Keywords: conceptualism, correspondence theory of truth, holism, picture theory of meaning
Note:
Added to the full text: unpublished rephrasing of some of the central points of this article by the author.
[References]  [Talks]  [5 referring publications by Place]  
Download: 1993d Holism and Cognitive Dissonance in the Discrimination of Correspondence between Sentences and Situations.pdf

Place, U. T. (1995b). 'Is consciousness a brain process?' Some misconceptions about the article. In B. Borstner, & J. Shawe-Taylor (Eds.), Consciousness at the crossroads of cognitive science and philosophy: Selected proceedings of the final meeting of the Tempus Project 'Phenomenology and Cognitive Science', Maribor, Slovenia, 23-7 August, 1994 (pp. 9-15). Imprint Academic.
[References]  [1 referring publications by Place]  
Download: 1995b 'Is Consciousness a Brain Process' Some Misconceptions about the Article.pdf

Place, U. T. (1996j). Linguistic behaviorism as a philosophy of empirical science. In W. O'Donohue, & R. Kitchener (Eds.), The Philosophy of Psychology ( Chapter 9, pp. 126-140). Sage. doi:10.4135/9781446279168.n9
[Abstract]Linguistic behaviorism is a philosophy of science with application to every empirical science from physics to sociology. It holds that • philosophy, including the philosophy of science, uses conceptual analysis to study the interface between language and the 'reality' it depicts, • conceptual analysis is an empirical investigation of the conventions governing the construction of intelligible sentences in natural language and its technical derivatives, • conformity to linguistic convention is maintained by selective social reinforcement. It endorses the analytic/synthetic distinction, a picture theory of the meaning of sentences, a correspondence theory of synthetic truth and a counterfactual theory of causal necessity.
Keywords: correspondence theory of truth, picture theory of meaning
[References]  [Talks]  [3 citing publications]  [10 referring publications by Place]  [1 reprinting collections]  
Download: 1996j Linguistic Behaviorism as a Philosophy of Empirical Science.pdf

Place, U. T. (1996q). The picture theory of meaning and its implication for the theory of truth and its discrimination. Communication and Cognition, 29, 5-14.
[Abstract]Linguistic behaviourism is an approach to linguistics, philosophy and the philosophy of science which combines Skinner's (1957) thesis that language is a form of learned social behaviour maintained by the reinforcement practices of a linguistic or, as he would say, "verbal" community with Chomsky's (1957, etc.) insistence that the functional unit of language is the sentence and that sentences are seldom repeated word-for-word, but are typically constructed anew on each occasion of utterance. The ability of the listener or reader to be directed by an imperative sentence to do something she has never done before or to be alerted by a declarative sentence to the existence of a situation the like of which she has never encountered and to which she would otherwise have no access is explained on a version of the picture theory of meaning in which the structure and content of the sentence maps onto the structure and content of the situation which is thereby depicted. Hand in hand with the picture theory of meaning goes a correspondence theory of what it means for a contingent proposition to be true. But in accounting for the way true contingent propositions are discriminated, both the coherence and the pragmatic principles are invoked.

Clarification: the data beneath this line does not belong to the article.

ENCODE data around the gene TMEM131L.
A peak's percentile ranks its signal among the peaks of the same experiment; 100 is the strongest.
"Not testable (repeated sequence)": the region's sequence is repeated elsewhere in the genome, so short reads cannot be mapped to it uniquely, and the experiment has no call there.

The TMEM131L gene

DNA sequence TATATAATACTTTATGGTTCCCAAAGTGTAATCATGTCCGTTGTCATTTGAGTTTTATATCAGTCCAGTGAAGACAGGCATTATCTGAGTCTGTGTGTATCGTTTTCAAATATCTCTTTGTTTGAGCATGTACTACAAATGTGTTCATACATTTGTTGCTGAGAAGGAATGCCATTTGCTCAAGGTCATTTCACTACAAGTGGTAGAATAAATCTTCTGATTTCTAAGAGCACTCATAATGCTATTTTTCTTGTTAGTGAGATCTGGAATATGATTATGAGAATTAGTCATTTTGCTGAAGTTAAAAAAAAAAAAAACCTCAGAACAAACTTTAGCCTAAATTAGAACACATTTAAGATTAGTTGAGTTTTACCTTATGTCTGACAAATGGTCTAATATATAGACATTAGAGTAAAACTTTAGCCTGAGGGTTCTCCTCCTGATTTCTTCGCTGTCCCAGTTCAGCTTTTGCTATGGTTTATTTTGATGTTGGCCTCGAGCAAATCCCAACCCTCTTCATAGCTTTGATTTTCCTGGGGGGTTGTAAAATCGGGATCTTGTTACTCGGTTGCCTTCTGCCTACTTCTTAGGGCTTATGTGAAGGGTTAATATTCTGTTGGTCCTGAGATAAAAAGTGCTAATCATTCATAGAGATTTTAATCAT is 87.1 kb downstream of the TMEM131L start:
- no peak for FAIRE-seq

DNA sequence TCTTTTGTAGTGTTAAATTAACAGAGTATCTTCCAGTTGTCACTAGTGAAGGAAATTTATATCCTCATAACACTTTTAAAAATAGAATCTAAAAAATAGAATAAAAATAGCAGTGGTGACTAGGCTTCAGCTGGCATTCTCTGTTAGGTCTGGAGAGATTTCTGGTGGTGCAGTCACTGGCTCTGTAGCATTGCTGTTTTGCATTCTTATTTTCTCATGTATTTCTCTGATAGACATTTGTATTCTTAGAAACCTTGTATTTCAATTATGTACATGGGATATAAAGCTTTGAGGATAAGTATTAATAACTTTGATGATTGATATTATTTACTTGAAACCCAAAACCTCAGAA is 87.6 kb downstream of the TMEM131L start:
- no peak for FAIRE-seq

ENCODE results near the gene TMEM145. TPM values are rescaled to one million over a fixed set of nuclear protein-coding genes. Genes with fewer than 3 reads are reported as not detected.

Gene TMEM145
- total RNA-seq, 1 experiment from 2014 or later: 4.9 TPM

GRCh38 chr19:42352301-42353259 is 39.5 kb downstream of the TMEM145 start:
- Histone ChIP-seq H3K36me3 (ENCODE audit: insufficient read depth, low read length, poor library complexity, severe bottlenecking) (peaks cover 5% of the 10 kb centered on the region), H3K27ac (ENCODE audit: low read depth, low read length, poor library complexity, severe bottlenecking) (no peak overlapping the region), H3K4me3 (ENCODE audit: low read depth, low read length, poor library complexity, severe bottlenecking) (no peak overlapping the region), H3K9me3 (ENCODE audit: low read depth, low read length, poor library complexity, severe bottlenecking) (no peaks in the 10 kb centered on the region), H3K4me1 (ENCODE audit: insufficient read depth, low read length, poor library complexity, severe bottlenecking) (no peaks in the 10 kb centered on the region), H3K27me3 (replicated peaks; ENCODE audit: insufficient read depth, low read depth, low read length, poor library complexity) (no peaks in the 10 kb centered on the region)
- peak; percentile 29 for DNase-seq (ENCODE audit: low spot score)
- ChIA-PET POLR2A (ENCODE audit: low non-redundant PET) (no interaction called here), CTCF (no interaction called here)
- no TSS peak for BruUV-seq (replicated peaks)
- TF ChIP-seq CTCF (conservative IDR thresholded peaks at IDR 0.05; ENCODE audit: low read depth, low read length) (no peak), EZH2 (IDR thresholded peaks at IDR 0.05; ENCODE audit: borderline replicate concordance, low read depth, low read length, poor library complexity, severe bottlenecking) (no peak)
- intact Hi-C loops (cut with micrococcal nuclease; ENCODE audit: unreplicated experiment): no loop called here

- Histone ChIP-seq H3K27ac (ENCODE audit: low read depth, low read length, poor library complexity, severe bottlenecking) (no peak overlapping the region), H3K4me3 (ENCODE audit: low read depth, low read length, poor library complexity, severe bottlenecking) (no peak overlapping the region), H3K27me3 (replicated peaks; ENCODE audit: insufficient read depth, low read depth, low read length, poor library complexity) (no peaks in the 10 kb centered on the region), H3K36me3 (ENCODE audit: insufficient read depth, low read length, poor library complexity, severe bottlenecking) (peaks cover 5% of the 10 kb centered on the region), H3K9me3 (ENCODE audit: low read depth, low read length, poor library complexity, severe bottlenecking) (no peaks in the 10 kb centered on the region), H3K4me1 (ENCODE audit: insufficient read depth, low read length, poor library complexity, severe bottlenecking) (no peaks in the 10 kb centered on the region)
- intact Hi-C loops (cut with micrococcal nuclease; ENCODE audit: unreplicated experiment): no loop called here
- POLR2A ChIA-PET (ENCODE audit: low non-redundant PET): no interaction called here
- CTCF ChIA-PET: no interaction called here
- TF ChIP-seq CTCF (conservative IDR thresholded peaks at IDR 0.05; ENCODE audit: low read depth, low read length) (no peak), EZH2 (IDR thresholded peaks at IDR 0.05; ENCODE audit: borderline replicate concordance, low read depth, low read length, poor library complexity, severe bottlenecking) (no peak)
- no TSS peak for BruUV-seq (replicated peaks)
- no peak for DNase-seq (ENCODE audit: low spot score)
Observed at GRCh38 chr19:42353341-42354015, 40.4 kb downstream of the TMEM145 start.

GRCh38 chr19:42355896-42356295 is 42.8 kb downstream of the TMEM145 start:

Keywords: correspondence theory of truth, picture theory of meaning
[References]  [1 citing publications]  [3 referring publications by Place]  
Download: 1996q The Picture Theory of Meaning and its Implication for the Theory of Truth and its Discrimination.pdf

Ryle, G. (1949). The Concept of Mind. Hutchinson.
[83 referring publications by Place]  

Searle, J. R. (1983). Intentionality: an essay on the philosophy of mind. Cambridge University Press.
[10 referring publications by Place]  

Searle, J. R. (1984). Minds, Brains and Science: The 1984 Reith Lectures. British Broadcasting Corporation.
[4 referring publications by Place]  [Is replied by]  

Searle, J. R. (1992). The Rediscovery of Mind. M.I.T. Press.
[1 referring publications by Place]  

Smart, J. J. C. (1959). Sensations and brain processes. Philosophical Review, LXVIII, 141-156.
Note:
A revised version with new references appeared in V. C. Chappell (Ed.) (1962), The philosophy of mind. Prentice-Hall. Later reprints are of this version.
[Citing Place (1956) in context]  [Citing Place (1960)]  [24 referring publications by Place]  [Is replied by]  [7 reprinting collections]  

Smart, J. J. C. (1967). Comments on the papers. In C. F. Presley (Ed.), The Identity Theory of Mind (pp. 84-93). University of Queensland Press.
[Citing Place (1956)]  [Citing Place (1960)]  [6 referring publications by Place]  

Tolman, E. C. (1932). Purposive Behaviour in Animals and Men. University of California Press.
[11 referring publications by Place]  

Wittgenstein, L. (1921/1971). Tractatus logico-philosophicus. Annalen der NaturphilosophieTractatus Logico-philosophicus. With second English translation by D. F. Pears & B. F. McGuiness. London: Routledge and Kegan Paul.
[26 referring publications by Place]  

Wittgenstein, L. (1953). Philosophical Investigations (English translation by G. E. M. Anscombe). Basil Blackwell.
[55 referring publications by Place]